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The Microsoft re-organisation unveiled by chief executive Steve Ballmer yesterday is the biggest - and riskiest - in his company's history.

Not since Microsoft shifted from a PC software company to a PC-and-server-software-and-internet company have the top brass shifted the reporting lines so thoroughly.

Back then, the change was simple: while previously Microsoft shipped boxed product for PCs, it would now ship boxed product for servers and virtual boxed product for the internet.

But the industry has become a lot more complex since then. Other firms have moved on to huge success selling high-margin goods that hook users into a never-ending stream of software, hardware, services and accessories, all working together to make the rest of the biz units' output indispensable.

In response, Ballmer has unveiled a new, supposedly engineering-lead structure designed to harness the technology talent inside Redmond while feeding that into a new unified whole that is Microsoft. A total operation, not an operation of separate pieces.

It's an engineering problem

In that respect, Ballmer's overhaul is trying to make Microsoft more like Apple and Google. Apple succeeded with the iPhone and iPad because it harnessed the ideas and passions of its people - not just the demonic zeal of one chief executive.

Google, on the other hand, is famed for giving its engineers 20 per cent free time for working on projects that improve Google's services.

It's Apple and Google that are today synonymous with smartphones, tablets, internet search and services - all areas where Microsoft is lagging badly and has failed to make money.

But Ballmer's plan is dangerous: he's ripped up the corporate model that's helped turn Microsoft into the world's largest software company and also a money-making monster.

By breaking down internal barriers inside Microsoft, he's smashed the existing lines of leadership and accountability on product and service development. The old certainties are gone.

Power, meanwhile, has transferred away from product people and been concentrated further in the hands of one man: Steve Ballmer. But he's a salesman CEO, not a technology CEO like Steve Jobs or Larry Page - or even Bill Gates - whose signatures are landmark technologies.

Under CEO Ballmer, Microsoft was caught napping on internet search, ads, smart phones and tablets. The risk is this will happen again.

The changes unveiled this week marked the end of Microsoft's five product groups.

These groups had become the fundamental unit for running Microsoft, delivering product. The Windows group, for example, handled every aspect of the Windows client operating system: product planning, engineering, development, marketing, business and partners.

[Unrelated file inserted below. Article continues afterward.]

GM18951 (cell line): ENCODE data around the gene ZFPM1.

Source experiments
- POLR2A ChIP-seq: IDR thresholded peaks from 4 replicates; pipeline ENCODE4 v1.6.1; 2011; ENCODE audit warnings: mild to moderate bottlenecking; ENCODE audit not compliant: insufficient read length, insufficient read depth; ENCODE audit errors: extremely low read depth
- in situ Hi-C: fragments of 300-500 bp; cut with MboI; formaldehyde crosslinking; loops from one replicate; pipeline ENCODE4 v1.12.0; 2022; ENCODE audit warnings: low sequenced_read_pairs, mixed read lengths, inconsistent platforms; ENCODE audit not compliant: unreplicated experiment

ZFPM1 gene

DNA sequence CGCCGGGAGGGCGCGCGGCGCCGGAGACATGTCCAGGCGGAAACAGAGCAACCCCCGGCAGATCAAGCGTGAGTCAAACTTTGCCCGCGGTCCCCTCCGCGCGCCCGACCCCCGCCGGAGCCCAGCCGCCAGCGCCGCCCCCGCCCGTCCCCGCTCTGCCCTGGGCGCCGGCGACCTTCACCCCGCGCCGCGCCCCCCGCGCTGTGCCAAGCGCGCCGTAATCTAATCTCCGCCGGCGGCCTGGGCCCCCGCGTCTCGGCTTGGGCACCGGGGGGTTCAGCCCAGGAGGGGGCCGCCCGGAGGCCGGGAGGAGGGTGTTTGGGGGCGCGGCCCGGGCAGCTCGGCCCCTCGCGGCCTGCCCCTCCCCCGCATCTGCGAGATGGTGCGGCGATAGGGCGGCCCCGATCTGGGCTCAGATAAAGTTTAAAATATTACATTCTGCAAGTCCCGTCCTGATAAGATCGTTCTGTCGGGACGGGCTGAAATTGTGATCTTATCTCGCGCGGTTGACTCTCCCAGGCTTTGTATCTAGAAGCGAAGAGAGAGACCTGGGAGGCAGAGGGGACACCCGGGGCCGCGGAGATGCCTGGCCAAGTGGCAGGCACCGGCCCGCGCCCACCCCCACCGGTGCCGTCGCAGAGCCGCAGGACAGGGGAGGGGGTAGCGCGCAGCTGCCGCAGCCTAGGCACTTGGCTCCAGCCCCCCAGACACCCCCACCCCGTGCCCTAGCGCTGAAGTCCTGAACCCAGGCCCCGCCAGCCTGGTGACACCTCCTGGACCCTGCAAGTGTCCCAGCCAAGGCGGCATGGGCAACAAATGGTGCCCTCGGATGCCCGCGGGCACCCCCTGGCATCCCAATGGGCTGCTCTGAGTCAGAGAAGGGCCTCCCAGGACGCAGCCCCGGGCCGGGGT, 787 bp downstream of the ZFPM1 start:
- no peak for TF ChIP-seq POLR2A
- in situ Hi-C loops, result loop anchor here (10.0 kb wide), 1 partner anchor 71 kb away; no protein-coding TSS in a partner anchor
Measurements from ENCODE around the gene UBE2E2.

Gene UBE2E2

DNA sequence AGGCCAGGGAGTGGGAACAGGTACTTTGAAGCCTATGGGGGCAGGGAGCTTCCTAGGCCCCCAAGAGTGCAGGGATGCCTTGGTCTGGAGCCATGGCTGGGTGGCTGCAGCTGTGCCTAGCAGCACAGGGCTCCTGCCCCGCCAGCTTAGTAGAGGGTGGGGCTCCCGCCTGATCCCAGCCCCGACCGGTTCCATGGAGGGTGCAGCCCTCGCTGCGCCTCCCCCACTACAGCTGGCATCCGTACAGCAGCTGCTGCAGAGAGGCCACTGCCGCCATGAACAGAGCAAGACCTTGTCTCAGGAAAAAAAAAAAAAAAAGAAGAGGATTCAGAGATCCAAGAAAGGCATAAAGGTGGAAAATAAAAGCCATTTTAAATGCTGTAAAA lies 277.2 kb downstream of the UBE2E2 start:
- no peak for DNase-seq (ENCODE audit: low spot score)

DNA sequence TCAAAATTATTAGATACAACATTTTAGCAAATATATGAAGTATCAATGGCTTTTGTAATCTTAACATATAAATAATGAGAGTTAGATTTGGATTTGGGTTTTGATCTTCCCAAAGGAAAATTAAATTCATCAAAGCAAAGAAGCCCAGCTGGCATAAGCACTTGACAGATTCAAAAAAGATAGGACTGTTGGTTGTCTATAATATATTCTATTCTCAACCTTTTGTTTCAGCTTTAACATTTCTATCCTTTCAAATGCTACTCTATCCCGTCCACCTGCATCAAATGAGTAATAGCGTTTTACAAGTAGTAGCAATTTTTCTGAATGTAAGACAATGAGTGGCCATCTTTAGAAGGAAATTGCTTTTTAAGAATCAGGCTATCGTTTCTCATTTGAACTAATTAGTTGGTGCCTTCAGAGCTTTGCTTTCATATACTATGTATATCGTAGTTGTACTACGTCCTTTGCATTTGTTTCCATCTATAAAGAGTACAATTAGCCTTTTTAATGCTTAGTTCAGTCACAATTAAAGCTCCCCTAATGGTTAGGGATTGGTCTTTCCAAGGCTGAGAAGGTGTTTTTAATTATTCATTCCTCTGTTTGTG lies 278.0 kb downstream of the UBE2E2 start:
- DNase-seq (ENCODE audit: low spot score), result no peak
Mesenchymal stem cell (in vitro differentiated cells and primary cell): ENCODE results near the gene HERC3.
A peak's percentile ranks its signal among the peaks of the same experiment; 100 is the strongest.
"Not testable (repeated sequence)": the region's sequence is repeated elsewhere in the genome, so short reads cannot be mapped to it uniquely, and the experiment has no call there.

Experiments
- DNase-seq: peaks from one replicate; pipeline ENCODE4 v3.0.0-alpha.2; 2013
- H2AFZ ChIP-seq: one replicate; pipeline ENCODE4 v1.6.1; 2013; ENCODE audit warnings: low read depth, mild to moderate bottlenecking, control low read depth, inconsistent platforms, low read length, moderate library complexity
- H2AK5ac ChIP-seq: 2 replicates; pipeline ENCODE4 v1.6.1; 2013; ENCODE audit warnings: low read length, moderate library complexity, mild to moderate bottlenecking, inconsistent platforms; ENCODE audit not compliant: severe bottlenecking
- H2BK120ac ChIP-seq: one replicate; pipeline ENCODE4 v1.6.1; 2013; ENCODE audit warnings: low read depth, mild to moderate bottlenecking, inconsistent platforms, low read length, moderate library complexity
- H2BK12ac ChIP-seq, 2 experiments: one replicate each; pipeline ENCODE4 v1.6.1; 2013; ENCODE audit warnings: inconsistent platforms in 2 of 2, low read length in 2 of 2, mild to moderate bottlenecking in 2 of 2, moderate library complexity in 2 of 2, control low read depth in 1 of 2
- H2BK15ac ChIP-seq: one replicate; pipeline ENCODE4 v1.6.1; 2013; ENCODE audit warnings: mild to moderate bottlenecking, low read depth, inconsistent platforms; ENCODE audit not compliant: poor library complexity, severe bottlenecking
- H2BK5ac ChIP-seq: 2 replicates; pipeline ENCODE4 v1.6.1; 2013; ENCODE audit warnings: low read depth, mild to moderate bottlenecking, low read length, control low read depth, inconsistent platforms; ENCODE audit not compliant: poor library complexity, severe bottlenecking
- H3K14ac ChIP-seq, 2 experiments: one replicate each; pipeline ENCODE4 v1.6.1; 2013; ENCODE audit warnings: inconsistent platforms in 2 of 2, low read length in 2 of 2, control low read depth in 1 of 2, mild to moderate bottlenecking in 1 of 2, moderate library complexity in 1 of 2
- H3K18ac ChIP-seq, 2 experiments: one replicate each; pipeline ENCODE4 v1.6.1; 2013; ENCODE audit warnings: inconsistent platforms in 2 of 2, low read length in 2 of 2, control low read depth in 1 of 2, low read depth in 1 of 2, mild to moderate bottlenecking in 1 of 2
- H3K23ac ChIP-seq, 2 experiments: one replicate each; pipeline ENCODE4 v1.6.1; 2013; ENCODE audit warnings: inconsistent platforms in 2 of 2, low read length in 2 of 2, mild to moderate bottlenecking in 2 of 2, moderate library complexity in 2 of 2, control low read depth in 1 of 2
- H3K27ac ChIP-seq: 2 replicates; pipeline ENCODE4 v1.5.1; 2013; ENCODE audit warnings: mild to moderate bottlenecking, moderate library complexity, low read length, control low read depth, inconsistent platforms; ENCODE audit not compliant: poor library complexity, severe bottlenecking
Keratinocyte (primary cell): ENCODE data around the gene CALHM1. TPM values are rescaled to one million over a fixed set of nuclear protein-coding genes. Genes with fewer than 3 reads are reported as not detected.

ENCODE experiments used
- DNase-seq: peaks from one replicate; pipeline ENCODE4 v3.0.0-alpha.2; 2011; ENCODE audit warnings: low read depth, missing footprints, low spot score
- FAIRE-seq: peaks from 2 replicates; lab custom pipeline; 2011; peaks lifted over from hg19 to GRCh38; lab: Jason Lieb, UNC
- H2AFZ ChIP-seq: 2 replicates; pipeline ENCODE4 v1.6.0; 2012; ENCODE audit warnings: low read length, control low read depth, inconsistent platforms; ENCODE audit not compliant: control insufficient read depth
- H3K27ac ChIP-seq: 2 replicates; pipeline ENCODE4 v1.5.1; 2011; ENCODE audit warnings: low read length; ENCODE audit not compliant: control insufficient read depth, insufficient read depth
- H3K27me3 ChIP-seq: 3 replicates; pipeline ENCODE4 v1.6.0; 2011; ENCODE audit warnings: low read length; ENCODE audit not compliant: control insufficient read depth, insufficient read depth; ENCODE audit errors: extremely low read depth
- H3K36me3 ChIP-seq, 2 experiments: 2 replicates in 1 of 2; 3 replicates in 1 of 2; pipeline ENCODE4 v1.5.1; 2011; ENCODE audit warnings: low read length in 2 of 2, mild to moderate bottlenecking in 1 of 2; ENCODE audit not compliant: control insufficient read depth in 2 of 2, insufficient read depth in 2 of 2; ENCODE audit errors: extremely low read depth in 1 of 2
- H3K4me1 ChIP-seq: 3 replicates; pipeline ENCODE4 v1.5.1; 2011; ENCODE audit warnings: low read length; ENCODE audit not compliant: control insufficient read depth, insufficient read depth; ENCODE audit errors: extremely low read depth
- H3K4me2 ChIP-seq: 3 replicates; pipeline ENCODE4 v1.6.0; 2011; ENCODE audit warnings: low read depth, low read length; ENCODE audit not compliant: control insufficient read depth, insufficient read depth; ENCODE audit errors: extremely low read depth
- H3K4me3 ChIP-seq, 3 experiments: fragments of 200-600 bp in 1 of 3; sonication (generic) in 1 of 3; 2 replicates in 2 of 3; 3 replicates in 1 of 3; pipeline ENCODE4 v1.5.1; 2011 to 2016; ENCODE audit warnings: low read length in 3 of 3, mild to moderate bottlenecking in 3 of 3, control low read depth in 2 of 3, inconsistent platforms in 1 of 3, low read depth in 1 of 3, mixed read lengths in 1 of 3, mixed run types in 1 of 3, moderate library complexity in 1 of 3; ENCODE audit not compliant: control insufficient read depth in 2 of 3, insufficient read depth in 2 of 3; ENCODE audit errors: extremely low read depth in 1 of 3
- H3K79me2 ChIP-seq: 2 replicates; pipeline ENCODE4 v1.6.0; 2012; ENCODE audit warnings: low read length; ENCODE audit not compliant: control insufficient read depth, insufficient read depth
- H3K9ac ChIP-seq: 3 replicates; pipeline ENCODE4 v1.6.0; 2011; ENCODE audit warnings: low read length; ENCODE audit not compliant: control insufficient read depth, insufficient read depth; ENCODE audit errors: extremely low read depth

There was also minimal interdependence between units. Collaboration was on a case-by-case basis - between, say, Windows and Office on integration, interface and, lately, web.

Collaboration

Units working in vertical silos, building and delivering total products are now dead. In their place we have four technology groups working thematically: operating systems and engineering; devices and media; applications and online services; and cloud and enterprise engineering.

The idea, according to Ballmer, is to make Microsoft more of an engineering-focused company with more collaboration.

So, for example, the operating systems and engineering team under former Windows Phone chief Terry Myerson will work on Windows on mobile, PC and backend systems.

If you've been watching the munging-together of Windows for PCs and slabs and Windows for phones and have been either encouraged or horrified, expect more.

The new groups, meanwhile, only do engineering. Responsibility for business, finance and marketing that the product groups had enjoyed has shifted.

The end of the groups and breakup of their powers can be good for Microsoft and for execs like Qi Lu, who is now EVP of the application and services engineering group. Conversely, the change is also bad for Microsoft ... and for execs like Satya Nadella, the EVP of the cloud and enterprise engineering group.

The former Microsoft bod, Lu, a technologist hired from Yahoo! before the changes, had been group vice president of Microsoft's online business group. But OLB was a financial black hole - a constant loss-maker. Yet, under Ballmer's plan, Lu will control Office, Office 365, Skype and Lync along with Bing search and ads and Microsoft's other online services.

Fortunately for Office, he will do so free of any business concerns.

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